In the face of widespread opposition from the public and elected officials, the Interior Department has announced it will back down from a plan to impose steep fee increases at popular national parks.
The plan would have nearly tripled entrance fees at 17 of the nation’s most popular parks, including the Yellowstone, Grand Canyon, Zion, and Yosemite, forcing visitors to pay $70 per vehicle during the peak summer season.
While plans are still being finalized, and an increase of some amount is still likely, a spokesperson for the Interior Department told PBS that they have “taken the public’s suggestions seriously and have amended the plan to reflect those” comments. Adding that Secretary Zinke “remains laser-focused on rebuilding our park infrastructure.”
But some say those backlogs don’t add up, and while the $70 fee is off the table The Washington Post quotes officials as saying ‘”We’re working to respond to those … thoughtful and well-put comments. Our ultimate goal when it comes to entrance fees is to make sure the parks get 80 percent of that revenue … but we also don’t want to put a burden on our visitors. We believe there is room to increase the fees and the annual passes.” A 10% fee increased is being discussed, as well as a $20 increase to the senior and annual passes.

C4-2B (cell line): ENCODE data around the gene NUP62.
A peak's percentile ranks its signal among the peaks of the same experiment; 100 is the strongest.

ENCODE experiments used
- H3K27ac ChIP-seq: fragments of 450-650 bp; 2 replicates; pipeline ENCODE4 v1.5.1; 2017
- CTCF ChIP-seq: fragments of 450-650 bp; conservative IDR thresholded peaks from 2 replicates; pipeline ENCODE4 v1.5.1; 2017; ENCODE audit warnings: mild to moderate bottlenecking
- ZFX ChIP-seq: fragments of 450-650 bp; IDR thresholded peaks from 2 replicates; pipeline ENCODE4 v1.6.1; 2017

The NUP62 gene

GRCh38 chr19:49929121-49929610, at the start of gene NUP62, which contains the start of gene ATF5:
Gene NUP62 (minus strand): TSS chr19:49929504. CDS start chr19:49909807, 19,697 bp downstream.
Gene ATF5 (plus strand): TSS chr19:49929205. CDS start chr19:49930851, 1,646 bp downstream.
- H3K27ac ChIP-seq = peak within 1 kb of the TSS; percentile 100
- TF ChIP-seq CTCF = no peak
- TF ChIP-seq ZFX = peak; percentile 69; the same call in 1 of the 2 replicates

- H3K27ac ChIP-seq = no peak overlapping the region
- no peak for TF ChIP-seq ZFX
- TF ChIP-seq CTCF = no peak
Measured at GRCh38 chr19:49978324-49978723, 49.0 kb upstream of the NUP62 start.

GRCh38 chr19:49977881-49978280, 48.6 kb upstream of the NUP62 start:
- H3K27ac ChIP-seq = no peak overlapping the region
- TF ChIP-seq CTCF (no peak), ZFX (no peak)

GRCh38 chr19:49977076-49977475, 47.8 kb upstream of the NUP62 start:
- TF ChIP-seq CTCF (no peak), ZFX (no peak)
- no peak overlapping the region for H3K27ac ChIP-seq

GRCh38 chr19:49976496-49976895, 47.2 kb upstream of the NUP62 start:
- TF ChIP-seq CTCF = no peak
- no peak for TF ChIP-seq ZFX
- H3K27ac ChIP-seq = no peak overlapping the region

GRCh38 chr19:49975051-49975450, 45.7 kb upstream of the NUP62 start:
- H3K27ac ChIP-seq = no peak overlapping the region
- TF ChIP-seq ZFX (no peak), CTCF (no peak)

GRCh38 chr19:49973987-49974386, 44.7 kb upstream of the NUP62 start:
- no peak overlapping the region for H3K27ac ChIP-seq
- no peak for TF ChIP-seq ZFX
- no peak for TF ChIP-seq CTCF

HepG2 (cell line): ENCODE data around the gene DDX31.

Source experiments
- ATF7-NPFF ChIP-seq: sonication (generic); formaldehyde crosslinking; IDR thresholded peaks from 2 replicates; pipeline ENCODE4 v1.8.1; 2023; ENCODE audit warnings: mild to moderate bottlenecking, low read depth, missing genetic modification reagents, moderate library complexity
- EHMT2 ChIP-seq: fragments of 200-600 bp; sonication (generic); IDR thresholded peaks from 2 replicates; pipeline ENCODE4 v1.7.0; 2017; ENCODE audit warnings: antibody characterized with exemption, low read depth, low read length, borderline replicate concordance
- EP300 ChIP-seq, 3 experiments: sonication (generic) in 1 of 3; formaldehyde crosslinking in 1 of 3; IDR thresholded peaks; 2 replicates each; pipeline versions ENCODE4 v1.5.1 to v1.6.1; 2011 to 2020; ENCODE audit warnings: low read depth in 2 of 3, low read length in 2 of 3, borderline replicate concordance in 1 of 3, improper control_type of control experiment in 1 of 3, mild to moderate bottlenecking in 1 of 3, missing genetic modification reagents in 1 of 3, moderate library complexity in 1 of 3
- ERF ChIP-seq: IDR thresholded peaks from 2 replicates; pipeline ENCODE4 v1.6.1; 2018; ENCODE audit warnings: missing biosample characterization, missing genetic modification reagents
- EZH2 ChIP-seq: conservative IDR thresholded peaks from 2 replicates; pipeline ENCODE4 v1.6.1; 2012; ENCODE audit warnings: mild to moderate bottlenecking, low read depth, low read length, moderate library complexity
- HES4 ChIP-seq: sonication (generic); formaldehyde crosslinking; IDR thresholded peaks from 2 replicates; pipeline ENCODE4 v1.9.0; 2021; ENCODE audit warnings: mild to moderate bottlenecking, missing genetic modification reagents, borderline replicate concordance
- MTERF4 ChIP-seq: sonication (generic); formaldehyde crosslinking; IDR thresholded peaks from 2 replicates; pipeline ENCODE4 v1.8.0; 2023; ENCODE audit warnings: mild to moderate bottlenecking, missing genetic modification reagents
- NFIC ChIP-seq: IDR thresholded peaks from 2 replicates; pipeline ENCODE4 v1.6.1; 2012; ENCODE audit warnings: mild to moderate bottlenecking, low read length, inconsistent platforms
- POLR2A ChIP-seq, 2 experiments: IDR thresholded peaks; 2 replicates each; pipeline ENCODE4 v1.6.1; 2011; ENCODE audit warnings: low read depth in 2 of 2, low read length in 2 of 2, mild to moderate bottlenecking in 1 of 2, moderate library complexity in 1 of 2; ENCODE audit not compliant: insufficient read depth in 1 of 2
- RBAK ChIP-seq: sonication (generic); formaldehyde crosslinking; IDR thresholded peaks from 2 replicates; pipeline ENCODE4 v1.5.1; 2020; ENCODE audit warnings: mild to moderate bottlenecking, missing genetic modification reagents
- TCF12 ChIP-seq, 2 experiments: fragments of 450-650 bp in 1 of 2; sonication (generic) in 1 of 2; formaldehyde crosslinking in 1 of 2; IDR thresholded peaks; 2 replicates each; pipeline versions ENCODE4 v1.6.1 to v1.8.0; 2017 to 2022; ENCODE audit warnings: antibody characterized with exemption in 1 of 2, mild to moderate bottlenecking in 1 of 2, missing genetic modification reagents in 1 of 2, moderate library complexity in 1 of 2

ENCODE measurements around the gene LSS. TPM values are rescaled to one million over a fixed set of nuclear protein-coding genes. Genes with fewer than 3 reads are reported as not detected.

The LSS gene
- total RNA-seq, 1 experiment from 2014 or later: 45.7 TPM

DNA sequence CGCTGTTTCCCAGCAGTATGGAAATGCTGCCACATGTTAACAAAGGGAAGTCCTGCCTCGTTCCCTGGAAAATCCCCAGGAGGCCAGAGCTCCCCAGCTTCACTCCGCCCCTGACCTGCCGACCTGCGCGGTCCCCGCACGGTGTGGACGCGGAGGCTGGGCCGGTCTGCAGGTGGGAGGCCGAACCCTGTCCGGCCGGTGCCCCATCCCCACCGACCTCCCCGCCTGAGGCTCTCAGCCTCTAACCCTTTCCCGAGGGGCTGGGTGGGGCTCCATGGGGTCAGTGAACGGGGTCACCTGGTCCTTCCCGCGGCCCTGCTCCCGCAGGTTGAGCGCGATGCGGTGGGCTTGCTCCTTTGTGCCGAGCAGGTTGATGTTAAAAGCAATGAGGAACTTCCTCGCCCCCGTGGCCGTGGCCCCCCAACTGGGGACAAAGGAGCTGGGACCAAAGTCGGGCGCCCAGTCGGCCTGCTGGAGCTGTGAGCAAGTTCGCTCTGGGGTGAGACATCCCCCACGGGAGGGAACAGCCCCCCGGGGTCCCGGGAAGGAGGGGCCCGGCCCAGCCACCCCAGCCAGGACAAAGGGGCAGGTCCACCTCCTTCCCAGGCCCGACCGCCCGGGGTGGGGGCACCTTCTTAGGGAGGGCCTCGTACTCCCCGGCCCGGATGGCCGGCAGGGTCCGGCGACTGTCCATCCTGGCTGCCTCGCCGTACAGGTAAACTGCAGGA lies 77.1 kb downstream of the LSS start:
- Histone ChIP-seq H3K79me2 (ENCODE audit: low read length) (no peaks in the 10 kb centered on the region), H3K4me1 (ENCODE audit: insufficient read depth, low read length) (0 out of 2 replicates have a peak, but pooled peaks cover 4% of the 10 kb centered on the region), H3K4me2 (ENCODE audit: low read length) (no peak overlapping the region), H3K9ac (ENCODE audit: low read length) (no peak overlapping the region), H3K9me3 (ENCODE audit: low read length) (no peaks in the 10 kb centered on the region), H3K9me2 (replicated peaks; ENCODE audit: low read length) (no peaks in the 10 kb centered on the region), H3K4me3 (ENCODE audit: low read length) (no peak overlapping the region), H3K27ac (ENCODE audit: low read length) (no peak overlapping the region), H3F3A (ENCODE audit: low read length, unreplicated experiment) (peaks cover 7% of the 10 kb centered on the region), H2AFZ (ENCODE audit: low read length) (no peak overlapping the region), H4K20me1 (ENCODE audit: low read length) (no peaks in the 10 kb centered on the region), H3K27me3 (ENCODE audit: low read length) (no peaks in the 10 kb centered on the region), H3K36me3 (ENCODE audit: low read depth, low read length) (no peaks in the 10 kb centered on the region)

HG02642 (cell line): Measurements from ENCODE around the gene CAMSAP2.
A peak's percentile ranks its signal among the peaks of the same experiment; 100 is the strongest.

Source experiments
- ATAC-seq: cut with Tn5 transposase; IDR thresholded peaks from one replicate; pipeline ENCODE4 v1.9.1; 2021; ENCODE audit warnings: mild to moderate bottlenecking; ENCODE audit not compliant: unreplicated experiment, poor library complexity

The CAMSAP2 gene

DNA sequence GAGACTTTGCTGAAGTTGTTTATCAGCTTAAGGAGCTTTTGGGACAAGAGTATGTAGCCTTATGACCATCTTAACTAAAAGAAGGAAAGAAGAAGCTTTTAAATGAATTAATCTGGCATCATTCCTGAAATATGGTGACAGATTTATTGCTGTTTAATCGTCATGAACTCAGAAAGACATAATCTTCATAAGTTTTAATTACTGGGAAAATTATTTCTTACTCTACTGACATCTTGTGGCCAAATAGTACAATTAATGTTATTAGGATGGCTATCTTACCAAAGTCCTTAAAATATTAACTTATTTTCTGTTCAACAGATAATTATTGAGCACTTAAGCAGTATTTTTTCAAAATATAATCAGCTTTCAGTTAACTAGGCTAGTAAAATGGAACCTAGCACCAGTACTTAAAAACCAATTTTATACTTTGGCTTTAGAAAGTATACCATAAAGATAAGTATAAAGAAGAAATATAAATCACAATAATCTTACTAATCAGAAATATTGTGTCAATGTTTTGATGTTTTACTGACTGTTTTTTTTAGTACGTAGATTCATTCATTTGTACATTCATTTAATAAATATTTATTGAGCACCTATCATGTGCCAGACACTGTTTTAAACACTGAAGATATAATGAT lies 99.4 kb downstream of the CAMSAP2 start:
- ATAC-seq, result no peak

To read The Washington Post’s full article click here.